“[Andrew] Dessler said he would not debate the science because it isn’t a ‘both sides’ issue. ‘I think you overestimate the ability to settle these issues in a debate,’ Dessler told [Joe] Rogan.” (here)
“[Steven Koonin]’s a climate flat earther…. He’s just a old white dude whose vast experience in the halls of power gives him a unique ability to point out the errors that other people make? Nope.” (here)
So why is angry Andrew Dessler, Professor of Atmospheric Science at Texas A&M University, going to debate “flat earther” Steven Koonin of New York University? As it now now stands, on Monday August 15, 2022, the two will square away on the resolution: Climate science compels us to make large and rapid reductions in greenhouse gas emissions.
This is strange. Dessler is clearly on record as not wanting to legitimize non-alarmist science. Dessler’s mentor Michael Mann has been clear on this:
All of the noise right now from the climate change denial machine, the bots & trolls, the calls for fake “debates”, etc. Ignore it all….Report, block. Don’t engage.
Second, Dessler has disengaged from mainstream climate economics. (“In order to solve the climate problem, the first thing we need to do is ignore the economists,” he stated.) But physical change just opens up the question of good or bad, unless the verdict is the Deep Ecology standard of nature-is-optimal, nature-is-fragile, human influence is bad-to-catastrophic.
Human betterment is surely the standard–the one that Alex Epstein has set for the energy/climate debate with little pushback (as far as I know). So how does increasing atmospheric concentrations of carbon dioxide (CO2) emissions impact life, liberty, and welfare? How do costs and benefits compare, particularly current costs versus future unknown benefits?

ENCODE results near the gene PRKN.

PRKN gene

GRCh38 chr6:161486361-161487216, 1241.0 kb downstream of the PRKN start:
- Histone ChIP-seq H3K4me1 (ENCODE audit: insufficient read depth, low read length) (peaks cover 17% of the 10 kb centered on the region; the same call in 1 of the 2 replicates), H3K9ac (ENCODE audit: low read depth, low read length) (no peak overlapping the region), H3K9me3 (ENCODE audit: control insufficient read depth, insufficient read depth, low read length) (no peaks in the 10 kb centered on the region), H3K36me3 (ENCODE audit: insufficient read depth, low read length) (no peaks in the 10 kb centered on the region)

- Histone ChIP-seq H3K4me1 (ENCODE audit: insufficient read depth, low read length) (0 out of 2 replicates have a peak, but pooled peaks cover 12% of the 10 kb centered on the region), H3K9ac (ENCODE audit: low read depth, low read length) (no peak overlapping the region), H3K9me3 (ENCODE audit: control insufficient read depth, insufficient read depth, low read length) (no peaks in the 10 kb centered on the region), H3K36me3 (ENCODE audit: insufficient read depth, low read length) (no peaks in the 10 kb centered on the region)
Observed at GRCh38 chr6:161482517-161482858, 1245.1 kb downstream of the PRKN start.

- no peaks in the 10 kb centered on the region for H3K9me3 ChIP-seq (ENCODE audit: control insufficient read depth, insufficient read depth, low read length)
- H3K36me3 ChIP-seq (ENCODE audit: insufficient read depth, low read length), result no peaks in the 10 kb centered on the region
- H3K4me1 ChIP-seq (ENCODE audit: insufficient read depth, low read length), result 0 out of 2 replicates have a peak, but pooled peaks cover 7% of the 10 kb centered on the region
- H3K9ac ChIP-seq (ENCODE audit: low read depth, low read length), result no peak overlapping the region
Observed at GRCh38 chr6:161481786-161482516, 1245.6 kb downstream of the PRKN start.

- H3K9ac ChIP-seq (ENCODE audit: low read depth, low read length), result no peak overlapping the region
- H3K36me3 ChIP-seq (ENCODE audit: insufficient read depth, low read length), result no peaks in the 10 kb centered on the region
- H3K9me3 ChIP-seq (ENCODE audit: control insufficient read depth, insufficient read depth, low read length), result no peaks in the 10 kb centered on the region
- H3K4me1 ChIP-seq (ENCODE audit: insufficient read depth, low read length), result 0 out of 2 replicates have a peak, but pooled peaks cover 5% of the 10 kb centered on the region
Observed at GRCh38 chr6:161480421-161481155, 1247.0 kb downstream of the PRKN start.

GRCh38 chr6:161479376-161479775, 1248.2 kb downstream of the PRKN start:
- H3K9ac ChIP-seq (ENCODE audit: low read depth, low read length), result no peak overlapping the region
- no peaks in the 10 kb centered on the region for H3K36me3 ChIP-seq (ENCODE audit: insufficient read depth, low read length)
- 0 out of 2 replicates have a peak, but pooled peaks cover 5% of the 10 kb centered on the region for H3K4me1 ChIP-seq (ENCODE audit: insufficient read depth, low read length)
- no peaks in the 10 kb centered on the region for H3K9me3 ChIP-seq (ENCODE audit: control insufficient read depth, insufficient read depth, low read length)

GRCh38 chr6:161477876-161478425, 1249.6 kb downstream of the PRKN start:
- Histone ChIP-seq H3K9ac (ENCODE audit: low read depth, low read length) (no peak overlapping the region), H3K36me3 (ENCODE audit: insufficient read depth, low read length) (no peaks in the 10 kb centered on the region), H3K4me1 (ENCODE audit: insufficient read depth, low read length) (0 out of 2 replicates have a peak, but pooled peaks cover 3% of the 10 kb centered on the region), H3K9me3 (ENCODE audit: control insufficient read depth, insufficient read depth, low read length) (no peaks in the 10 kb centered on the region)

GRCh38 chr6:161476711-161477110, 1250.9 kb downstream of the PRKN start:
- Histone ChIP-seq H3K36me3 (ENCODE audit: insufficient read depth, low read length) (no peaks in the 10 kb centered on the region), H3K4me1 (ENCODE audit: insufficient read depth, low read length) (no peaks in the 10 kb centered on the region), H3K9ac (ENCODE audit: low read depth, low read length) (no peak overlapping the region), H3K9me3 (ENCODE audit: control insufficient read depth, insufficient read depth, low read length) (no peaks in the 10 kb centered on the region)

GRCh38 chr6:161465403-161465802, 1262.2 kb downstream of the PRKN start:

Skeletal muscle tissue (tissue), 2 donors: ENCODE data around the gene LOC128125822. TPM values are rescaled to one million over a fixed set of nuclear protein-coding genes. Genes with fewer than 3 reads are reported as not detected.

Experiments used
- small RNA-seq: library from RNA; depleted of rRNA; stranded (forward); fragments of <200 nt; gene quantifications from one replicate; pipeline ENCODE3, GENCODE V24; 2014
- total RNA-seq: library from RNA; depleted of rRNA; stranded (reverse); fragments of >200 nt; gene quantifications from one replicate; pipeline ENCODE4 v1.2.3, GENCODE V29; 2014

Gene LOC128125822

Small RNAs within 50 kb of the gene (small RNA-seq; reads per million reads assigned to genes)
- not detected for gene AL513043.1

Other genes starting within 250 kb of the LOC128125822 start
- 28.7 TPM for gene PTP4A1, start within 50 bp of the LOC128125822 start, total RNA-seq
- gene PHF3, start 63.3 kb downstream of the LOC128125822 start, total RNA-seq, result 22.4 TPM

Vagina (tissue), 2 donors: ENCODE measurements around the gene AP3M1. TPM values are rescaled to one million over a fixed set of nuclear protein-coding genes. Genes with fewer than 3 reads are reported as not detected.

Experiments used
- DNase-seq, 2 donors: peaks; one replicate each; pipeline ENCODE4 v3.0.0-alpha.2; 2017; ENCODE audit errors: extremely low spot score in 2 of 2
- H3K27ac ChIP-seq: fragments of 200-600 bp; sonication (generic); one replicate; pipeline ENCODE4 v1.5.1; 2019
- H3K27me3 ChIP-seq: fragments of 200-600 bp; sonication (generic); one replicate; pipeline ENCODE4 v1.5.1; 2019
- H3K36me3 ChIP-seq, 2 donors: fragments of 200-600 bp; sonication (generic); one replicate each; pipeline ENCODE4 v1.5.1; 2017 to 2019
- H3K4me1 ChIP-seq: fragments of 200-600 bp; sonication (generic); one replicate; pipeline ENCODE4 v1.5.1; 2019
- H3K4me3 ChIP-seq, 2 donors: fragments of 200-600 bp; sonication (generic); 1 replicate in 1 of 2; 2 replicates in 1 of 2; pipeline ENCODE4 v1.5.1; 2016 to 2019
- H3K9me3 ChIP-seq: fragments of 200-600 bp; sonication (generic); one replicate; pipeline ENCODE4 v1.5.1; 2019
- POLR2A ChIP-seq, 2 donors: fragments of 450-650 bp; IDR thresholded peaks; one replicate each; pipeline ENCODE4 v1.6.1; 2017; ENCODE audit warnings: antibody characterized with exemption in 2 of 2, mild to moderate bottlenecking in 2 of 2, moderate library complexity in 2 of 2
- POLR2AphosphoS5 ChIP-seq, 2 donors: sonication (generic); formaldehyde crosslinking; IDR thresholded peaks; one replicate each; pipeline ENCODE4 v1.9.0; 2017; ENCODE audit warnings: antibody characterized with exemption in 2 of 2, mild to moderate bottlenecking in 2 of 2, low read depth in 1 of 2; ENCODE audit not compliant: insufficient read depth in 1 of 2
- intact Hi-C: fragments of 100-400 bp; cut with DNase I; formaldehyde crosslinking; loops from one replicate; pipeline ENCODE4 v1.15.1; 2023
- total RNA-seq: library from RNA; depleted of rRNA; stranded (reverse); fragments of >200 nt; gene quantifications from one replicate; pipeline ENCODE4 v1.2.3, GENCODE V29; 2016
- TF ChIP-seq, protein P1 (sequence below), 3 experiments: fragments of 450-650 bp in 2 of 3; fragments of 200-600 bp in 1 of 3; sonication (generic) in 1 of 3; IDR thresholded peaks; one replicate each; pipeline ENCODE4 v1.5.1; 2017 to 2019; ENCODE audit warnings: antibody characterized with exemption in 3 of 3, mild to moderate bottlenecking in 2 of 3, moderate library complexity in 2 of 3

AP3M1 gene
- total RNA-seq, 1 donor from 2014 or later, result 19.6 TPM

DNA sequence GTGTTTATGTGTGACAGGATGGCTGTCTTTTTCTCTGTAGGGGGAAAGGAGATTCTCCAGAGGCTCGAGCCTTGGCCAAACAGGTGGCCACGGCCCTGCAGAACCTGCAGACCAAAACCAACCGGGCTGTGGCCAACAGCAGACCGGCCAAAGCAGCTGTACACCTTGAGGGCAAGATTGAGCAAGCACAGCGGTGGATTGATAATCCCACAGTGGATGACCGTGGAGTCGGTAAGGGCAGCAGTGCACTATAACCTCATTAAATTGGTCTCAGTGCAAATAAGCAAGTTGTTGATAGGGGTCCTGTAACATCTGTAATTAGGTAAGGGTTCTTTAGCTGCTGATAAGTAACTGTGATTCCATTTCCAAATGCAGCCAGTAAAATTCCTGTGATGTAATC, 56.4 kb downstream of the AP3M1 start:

The Oxford-style debate is hosted by the SoHo Forum, a libertarian organization, sponsored by the Reason Foundation. It describes itself as featuring “topics of special interest to libertarians and aims to enhance social and professional ties within the NYC libertarian community.”
There will be a tally of votes before and after the debate, and let me guess that Dessler will “win” the debate over Koonin, hands-down. In a previous debate with Alex Epstein before a free market group in Colorado, Dessler complained that “those people hated me.” He must expect the votes this time to give him sweet revenge. My guess is that the huge Left network has done its part to fill the seats to avoid any semblance of public belief in “flat earth climate science.” Just color me suspicious….
Koonin has the superior case. The affirmative, Climate science compels us to make large and rapid reductions in greenhouse gas emissions, doesn’t play well anymore for several reasons:
The free market policy of anticipation and adaptation is really the only game in town; there is no plausible mitigation strategy along the lines of the above affirmative resolution.
Expect Dessler to rely on Stanford engineer Mark Jacobson to argue, Amory Lovins-style, that massed forced transformation is not only a free lunch but one you are paid to eat. No oil, no natural gas, no coal, no carbon capture and storage, no nuclear–just sun, wind, water, and storage.
This imagined utopia is a dystopia of getting from dense mineral energies to dilute, intermittent ones. But central planners have long been subject to a fatal conceit, and engineering is not economics. Coercion and false assumptions are no substitute for a market of willing buyers and sellers under private property and the rule of law.
Andrew Dessler, having ditched economics, can embrace engineering models of totalitarian repurposed human action. But he is the outlier–and, to use his own term, an energy flat-earther.
This is Koonin’s show. But I would debate Dessler on these points:
Human betterment gets the last word. Energy affordability, reliability, and convenience are essential for high-energy, modern civilization. Unreliable, exaggerated climate model predictions are little reason to threaten energy sustainability for the masses–and the freedom to choose.